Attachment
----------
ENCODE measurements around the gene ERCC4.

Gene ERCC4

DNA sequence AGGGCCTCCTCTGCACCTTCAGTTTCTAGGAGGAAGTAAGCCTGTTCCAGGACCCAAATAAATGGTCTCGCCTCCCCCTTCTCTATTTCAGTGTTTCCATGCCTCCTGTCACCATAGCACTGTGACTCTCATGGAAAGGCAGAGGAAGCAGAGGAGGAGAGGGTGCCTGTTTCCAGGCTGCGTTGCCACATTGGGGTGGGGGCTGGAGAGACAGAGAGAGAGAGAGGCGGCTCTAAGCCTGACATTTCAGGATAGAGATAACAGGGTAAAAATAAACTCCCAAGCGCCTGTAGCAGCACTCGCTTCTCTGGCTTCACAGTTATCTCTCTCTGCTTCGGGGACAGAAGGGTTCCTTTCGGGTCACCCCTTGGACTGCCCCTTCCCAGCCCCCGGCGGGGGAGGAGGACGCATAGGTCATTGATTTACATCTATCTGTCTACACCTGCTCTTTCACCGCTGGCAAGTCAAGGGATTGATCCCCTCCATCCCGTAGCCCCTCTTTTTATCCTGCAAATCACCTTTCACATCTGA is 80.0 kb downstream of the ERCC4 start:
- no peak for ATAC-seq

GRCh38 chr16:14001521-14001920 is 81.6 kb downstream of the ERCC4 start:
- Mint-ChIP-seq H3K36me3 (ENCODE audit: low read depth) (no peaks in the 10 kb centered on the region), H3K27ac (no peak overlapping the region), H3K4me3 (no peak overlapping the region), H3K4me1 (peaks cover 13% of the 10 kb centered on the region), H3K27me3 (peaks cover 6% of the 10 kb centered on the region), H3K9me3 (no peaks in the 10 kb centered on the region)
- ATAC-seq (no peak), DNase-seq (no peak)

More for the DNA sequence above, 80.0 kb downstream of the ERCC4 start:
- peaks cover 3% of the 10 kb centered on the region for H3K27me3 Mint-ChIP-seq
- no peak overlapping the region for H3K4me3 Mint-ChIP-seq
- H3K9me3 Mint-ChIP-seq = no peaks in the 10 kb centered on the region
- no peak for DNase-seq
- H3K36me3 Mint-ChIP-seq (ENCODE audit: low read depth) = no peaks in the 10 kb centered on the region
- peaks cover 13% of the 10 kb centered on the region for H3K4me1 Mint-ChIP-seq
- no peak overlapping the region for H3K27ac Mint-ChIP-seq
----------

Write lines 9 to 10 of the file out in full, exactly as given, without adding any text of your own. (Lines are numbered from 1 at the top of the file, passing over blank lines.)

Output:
- peaks cover 3% of the 10 kb centered on the region for H3K27me3 Mint-ChIP-seq
- no peak overlapping the region for H3K4me3 Mint-ChIP-seq